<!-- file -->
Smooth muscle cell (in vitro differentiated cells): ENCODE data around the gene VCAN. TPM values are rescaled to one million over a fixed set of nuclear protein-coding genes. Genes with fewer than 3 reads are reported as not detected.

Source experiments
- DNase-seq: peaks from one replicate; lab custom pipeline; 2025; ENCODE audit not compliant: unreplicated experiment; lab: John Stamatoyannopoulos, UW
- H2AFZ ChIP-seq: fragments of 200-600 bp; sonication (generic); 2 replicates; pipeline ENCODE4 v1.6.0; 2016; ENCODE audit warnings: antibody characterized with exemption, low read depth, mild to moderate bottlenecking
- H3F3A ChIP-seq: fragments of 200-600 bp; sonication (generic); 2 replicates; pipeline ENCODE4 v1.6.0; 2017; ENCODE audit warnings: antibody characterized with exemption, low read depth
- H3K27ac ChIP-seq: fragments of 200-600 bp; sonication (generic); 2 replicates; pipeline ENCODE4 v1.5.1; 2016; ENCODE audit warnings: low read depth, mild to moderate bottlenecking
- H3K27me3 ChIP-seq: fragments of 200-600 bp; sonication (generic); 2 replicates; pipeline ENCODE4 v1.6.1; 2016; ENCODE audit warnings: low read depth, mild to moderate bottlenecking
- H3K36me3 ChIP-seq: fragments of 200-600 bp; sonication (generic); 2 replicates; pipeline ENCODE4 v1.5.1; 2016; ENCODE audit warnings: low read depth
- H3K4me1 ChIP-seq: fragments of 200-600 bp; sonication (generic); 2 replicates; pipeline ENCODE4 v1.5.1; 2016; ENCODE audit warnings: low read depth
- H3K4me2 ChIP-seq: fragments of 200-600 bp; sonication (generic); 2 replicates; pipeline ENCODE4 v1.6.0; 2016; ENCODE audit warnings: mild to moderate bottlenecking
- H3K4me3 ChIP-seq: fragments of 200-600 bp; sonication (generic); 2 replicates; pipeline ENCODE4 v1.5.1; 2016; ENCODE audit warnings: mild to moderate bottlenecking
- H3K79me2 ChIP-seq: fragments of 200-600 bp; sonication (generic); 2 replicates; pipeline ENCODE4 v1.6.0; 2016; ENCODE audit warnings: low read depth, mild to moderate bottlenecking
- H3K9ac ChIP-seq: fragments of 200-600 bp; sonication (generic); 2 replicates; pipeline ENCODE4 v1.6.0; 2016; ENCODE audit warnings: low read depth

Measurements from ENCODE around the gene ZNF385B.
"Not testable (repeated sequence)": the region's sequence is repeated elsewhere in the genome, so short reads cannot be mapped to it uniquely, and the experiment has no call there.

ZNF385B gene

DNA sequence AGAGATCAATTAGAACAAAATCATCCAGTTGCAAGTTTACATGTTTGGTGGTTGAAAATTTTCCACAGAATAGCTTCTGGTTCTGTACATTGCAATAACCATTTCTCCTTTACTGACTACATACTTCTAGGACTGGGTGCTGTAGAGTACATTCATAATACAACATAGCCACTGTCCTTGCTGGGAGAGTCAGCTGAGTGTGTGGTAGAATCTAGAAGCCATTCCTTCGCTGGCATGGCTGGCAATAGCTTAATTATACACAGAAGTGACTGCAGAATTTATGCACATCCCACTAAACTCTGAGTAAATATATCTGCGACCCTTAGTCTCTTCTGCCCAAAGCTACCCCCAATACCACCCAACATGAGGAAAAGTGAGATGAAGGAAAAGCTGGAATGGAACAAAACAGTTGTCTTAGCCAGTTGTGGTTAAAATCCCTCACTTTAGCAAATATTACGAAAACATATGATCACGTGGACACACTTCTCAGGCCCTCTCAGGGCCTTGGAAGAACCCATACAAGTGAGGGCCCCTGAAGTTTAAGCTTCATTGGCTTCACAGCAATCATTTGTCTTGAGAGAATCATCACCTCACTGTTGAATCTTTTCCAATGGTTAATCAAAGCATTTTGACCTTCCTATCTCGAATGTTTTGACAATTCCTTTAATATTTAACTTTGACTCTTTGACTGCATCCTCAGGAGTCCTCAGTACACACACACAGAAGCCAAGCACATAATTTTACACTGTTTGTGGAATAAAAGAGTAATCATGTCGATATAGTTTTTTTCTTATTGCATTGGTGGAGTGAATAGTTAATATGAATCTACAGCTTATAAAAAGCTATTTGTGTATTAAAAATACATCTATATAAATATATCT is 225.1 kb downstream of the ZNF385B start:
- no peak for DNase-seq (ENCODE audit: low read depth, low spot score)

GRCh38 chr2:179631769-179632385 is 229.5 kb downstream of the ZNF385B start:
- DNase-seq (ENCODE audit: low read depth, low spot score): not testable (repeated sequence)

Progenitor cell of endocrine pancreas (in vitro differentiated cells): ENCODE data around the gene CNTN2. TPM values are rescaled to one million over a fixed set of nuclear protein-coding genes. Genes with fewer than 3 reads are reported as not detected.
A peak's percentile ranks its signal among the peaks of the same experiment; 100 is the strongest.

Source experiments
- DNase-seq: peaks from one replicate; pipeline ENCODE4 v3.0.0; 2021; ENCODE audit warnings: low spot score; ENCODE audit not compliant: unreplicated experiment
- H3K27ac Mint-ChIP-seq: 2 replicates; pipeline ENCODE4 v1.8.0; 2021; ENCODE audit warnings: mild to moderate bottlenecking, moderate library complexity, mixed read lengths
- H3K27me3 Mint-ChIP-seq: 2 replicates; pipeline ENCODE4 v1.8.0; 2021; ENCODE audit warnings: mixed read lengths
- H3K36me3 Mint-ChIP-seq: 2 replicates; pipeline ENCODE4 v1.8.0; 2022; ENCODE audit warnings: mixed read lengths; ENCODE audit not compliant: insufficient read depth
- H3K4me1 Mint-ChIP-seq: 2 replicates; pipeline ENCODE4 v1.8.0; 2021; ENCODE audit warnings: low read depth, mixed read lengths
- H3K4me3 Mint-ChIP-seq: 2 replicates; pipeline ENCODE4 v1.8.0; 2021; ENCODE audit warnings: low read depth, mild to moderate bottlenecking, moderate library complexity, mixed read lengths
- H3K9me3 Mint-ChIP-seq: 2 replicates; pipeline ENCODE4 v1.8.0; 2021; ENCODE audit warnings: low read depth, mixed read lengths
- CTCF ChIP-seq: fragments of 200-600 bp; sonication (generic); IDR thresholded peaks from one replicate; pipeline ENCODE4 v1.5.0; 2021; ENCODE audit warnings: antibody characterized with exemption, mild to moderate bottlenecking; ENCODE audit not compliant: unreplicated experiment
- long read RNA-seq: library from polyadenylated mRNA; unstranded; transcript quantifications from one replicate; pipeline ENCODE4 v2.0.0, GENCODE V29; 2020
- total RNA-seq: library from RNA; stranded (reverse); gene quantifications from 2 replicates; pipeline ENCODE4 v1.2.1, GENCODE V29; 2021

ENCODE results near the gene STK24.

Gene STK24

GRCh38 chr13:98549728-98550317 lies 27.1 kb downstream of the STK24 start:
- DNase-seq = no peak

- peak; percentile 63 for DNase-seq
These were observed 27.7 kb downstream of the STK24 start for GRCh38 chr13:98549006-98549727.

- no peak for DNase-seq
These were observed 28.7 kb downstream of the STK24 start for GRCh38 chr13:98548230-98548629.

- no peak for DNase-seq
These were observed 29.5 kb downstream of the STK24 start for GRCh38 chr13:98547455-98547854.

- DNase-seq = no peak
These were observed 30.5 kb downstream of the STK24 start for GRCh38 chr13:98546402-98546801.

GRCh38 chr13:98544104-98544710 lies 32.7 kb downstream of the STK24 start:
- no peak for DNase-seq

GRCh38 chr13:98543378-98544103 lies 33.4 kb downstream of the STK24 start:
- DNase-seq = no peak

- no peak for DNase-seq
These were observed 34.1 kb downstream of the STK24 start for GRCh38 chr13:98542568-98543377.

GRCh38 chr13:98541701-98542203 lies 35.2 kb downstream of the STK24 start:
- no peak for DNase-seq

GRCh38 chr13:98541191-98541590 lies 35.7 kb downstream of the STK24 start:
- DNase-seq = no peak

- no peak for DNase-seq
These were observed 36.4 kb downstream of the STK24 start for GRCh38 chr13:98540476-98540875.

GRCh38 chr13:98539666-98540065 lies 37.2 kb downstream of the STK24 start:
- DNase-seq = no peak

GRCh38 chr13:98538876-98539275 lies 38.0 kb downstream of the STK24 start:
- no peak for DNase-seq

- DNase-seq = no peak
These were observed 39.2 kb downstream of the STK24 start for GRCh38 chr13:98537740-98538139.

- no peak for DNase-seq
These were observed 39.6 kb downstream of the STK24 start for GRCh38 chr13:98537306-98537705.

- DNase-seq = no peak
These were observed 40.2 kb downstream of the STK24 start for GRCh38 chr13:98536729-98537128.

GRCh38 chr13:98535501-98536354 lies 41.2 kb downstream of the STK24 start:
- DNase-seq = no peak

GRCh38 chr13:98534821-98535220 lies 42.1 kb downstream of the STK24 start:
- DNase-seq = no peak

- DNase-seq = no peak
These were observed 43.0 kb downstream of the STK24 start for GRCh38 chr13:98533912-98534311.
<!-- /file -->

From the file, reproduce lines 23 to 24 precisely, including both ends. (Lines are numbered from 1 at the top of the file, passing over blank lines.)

Source experiments
- DNase-seq: peaks from one replicate; pipeline ENCODE4 v3.0.0; 2021; ENCODE audit warnings: low spot score; ENCODE audit not compliant: unreplicated experiment